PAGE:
Three of our 15s
Three of our 15s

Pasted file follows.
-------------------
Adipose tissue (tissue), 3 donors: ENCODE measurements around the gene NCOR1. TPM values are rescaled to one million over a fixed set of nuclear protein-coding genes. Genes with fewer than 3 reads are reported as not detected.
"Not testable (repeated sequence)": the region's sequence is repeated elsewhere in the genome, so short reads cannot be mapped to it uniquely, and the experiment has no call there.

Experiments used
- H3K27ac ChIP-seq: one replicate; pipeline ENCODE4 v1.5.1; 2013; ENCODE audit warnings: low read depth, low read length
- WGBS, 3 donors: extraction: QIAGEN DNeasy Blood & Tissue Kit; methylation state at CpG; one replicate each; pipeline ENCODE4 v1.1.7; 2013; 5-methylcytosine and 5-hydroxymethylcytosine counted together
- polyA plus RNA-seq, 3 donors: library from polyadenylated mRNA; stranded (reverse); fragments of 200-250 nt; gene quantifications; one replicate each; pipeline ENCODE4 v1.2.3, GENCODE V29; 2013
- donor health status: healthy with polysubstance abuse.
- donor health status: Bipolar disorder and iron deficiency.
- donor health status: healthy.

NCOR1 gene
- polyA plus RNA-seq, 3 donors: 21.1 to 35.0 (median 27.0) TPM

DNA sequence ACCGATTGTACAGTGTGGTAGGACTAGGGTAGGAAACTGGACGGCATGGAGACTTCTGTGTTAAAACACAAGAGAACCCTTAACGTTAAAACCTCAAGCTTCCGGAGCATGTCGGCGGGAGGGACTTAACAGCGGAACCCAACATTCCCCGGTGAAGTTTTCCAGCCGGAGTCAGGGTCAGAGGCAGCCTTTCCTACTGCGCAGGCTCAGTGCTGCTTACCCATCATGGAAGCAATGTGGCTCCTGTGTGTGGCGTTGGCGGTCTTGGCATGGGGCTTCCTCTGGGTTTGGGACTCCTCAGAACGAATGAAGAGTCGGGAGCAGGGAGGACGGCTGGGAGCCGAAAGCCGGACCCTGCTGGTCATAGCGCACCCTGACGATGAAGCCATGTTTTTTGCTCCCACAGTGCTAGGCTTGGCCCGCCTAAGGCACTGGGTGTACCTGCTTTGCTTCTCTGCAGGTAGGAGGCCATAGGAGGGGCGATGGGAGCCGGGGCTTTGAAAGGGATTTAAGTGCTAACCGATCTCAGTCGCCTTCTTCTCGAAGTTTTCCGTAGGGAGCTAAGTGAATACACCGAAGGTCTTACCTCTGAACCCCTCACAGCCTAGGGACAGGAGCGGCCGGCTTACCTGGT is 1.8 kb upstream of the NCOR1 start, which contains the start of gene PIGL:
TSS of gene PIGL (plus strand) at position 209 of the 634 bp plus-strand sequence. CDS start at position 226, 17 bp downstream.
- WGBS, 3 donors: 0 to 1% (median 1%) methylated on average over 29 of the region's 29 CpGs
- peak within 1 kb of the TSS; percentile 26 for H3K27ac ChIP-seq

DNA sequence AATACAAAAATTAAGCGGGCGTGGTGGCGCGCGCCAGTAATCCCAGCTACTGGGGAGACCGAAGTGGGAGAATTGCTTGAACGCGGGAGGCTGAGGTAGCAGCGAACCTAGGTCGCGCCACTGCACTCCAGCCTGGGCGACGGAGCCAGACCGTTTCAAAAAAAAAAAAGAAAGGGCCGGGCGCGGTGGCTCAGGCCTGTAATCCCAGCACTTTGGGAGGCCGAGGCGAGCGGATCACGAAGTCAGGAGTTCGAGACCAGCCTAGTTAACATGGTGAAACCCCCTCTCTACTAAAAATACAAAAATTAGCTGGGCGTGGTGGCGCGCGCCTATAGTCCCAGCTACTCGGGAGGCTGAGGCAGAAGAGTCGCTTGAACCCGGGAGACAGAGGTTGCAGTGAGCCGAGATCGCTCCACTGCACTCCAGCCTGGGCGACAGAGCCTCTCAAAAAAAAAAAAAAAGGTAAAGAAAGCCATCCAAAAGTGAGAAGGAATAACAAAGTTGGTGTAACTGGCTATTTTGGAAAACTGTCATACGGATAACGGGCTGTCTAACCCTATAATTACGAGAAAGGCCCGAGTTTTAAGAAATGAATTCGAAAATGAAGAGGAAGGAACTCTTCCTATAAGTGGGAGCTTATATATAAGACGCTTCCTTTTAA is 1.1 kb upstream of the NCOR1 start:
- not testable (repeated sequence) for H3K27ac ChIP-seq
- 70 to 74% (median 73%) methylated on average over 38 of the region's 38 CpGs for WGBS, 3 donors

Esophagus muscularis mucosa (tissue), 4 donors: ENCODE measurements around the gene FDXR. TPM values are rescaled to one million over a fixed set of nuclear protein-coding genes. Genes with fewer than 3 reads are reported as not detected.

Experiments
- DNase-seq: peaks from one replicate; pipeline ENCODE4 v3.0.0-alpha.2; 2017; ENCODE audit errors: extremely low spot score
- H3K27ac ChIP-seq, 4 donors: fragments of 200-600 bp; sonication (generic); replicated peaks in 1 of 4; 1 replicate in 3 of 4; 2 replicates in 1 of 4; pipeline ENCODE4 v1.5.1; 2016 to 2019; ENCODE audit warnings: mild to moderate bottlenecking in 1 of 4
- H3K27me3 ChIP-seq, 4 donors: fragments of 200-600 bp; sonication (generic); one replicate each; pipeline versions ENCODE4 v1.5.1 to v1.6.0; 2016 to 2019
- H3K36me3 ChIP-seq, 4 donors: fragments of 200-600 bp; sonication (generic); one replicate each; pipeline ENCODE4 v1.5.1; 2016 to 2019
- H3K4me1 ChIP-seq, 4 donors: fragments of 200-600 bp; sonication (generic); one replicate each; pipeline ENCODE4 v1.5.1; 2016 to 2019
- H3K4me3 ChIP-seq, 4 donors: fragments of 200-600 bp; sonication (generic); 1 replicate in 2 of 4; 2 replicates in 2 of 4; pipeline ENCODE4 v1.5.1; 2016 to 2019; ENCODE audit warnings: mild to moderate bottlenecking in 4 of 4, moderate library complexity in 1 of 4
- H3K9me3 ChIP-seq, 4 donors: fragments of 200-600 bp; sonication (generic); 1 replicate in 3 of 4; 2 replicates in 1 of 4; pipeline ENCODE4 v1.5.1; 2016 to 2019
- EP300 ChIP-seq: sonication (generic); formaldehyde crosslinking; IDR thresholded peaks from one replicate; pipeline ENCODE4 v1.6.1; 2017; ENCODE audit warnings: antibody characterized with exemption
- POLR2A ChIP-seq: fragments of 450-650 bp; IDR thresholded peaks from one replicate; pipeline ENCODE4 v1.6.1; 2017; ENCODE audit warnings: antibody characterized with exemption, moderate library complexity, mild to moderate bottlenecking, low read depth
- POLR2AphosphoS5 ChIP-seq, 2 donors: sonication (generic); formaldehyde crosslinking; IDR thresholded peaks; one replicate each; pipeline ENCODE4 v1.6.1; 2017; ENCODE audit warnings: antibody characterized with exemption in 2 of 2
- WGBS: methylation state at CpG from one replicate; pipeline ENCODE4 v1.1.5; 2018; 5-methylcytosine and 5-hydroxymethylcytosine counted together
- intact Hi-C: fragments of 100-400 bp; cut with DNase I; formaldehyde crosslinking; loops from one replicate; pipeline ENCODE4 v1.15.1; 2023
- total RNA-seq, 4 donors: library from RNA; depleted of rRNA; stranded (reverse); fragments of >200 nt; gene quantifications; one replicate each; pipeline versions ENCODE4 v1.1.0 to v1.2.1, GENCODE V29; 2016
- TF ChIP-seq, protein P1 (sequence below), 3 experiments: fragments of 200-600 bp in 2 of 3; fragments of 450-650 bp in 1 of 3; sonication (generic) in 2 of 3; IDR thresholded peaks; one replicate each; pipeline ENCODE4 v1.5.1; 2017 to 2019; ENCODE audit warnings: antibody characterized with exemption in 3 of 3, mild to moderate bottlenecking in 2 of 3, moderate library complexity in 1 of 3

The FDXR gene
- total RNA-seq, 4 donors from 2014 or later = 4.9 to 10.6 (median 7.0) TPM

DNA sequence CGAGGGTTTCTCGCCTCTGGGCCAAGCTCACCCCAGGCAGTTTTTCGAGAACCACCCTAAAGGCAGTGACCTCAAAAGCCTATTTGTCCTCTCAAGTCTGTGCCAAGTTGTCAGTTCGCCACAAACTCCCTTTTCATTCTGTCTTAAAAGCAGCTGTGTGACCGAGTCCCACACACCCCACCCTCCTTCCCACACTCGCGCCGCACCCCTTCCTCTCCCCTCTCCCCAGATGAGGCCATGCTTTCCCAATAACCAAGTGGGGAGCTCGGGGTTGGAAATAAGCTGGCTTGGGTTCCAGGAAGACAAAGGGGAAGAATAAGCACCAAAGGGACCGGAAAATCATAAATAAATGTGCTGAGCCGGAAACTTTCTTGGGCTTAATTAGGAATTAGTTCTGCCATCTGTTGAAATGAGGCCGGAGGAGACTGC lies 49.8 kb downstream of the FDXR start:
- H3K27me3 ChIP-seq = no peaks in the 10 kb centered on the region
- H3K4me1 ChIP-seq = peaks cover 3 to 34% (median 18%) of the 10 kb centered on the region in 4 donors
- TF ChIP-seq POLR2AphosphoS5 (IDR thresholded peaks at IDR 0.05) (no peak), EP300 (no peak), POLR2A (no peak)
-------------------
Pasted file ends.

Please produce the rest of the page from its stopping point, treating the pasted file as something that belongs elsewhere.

Sunday brought cabin inspection run-throughs, occupation sign-ups, swim tests, health checks, and the first barbecue of the year, all interspersed with fun intramural competitions. Closing off the first full day of the season was the evening meeting run by Danny Kerr, an accessible, informative, and inspiring illustrated talk about the history of Pemigewassett, this year’s remarkable geographical diversity of campers and staff, and the signal lessons Danny has learned in over 45 years in camping – things that are here for the edification and development of every one of this year’s campers. Danny also took the opportunity to introduce the large group of 15-year-olds who will provide the leadership for this year’s camper cadre, many of whom have been at camp for six, seven, or even eight years. As always at Pemi, the meeting featured a musical prelude, postlude, and intermezzo of the highest order, provided by Molly Malone, Luke Raffanti, and Jack O’Connor, respectively. Then it was back to the cabins, as the sun dropped down over Pemi Hill and the vireos chorused in the trees at fields’ edge with their remarkable descending trill. Pemigewassett, 2016, seems particularly well begun. We look forward to sharing with you in a week’s time some of the highlights of the coming days. Meanwhile, thank you all for entrusting your sons to our care. We are so excited to have them here with us.